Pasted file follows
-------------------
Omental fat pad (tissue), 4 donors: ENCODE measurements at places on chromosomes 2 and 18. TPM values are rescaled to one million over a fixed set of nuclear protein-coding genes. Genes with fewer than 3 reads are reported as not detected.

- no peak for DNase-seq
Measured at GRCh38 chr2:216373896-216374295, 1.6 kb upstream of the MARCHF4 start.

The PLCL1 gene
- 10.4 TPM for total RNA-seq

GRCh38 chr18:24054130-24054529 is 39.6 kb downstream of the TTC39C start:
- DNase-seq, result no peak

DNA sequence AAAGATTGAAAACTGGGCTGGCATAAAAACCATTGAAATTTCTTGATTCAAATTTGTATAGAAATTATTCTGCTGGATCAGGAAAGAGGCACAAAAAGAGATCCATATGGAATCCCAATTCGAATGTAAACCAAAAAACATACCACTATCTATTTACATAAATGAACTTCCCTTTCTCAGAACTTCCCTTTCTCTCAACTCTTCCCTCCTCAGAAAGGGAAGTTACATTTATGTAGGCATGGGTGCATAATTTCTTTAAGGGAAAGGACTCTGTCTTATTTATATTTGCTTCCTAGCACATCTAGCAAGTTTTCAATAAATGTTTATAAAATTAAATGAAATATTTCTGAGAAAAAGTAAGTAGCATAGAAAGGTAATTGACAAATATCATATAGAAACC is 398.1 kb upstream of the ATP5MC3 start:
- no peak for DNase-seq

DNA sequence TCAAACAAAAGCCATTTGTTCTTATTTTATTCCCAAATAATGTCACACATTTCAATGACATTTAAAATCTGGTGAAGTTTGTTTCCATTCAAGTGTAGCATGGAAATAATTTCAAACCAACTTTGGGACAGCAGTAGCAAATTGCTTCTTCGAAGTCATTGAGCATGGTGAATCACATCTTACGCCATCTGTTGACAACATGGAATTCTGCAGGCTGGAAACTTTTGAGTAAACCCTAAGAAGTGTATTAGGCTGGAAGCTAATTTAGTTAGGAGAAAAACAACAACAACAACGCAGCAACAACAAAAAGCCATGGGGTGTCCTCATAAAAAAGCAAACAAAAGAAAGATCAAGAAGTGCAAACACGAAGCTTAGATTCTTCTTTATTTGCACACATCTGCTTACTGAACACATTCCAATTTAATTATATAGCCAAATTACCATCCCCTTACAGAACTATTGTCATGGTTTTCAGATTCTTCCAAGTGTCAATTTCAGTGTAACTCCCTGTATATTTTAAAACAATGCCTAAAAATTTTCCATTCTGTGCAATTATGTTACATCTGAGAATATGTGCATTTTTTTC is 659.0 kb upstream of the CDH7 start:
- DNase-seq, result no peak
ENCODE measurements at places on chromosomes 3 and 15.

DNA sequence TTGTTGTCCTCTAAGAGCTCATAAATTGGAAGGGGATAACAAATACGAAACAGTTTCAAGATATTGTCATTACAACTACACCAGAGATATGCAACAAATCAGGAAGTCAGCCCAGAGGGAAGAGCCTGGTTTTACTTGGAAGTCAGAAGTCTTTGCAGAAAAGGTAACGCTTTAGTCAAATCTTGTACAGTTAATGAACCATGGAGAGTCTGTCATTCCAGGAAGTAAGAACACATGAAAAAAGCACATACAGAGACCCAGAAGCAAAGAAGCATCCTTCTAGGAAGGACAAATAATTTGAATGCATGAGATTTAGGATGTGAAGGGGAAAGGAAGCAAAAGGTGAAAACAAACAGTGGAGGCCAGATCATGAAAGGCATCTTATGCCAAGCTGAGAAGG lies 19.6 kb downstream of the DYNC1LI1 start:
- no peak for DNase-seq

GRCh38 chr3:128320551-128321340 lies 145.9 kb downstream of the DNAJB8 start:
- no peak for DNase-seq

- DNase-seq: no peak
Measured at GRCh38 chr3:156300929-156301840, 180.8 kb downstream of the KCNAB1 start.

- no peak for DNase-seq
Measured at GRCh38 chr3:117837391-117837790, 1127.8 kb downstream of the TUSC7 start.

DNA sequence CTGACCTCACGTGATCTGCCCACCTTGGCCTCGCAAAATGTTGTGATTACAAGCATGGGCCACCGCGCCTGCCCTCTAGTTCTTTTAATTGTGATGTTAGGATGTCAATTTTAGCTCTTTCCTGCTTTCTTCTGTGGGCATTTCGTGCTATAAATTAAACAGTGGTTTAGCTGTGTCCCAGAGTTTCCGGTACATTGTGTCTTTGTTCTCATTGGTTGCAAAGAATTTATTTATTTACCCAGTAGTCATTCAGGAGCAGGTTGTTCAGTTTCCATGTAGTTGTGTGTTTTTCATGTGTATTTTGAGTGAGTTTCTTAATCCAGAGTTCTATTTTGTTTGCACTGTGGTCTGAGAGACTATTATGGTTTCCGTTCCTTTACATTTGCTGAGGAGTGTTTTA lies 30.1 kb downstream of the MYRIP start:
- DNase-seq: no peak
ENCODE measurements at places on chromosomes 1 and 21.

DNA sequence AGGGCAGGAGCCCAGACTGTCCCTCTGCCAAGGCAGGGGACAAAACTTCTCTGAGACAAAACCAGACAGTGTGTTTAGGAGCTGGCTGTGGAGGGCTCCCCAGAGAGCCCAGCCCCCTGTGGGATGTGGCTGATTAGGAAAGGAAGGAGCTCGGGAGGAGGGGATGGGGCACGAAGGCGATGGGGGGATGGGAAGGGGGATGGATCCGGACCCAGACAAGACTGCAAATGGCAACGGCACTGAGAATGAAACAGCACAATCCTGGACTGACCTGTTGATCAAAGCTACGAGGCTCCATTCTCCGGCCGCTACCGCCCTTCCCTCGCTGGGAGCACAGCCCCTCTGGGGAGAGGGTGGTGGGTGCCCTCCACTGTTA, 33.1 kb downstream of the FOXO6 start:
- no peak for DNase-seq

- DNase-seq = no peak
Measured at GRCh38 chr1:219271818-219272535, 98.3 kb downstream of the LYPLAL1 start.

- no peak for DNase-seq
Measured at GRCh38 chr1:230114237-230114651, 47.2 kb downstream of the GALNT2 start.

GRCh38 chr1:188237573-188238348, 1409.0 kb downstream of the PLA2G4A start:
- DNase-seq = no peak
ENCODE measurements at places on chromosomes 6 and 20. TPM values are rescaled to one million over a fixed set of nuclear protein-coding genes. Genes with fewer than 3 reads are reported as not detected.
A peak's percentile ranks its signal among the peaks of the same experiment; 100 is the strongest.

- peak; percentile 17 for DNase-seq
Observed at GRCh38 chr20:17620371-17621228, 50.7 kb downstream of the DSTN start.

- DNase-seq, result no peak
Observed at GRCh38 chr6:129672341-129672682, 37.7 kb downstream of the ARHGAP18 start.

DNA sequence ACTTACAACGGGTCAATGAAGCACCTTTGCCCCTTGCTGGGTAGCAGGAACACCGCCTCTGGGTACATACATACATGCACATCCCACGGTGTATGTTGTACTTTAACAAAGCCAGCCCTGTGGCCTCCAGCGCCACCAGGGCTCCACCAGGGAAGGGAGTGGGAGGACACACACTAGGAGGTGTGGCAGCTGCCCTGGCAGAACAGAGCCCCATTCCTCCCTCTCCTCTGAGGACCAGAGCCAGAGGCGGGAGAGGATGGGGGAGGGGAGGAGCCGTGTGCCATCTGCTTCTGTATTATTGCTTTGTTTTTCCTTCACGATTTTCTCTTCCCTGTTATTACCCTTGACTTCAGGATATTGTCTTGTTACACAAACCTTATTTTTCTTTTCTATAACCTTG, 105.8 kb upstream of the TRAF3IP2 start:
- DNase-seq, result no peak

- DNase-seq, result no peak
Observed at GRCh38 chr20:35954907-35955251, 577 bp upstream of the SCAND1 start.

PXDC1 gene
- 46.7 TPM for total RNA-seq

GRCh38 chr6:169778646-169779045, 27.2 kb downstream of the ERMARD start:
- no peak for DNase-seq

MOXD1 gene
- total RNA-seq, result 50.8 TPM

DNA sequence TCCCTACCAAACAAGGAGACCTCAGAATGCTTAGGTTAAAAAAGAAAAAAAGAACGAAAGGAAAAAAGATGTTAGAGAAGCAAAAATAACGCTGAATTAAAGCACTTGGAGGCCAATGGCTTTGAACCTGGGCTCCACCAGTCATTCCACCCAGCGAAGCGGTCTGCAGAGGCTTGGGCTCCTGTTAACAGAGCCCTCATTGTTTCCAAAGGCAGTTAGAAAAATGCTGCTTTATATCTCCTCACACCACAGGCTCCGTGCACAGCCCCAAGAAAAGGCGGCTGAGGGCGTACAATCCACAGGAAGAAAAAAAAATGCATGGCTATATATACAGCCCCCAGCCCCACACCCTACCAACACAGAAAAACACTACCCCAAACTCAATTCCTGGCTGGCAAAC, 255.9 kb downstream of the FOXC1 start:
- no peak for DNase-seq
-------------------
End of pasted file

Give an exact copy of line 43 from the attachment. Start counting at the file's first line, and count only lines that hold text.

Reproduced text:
- 46.7 TPM for total RNA-seq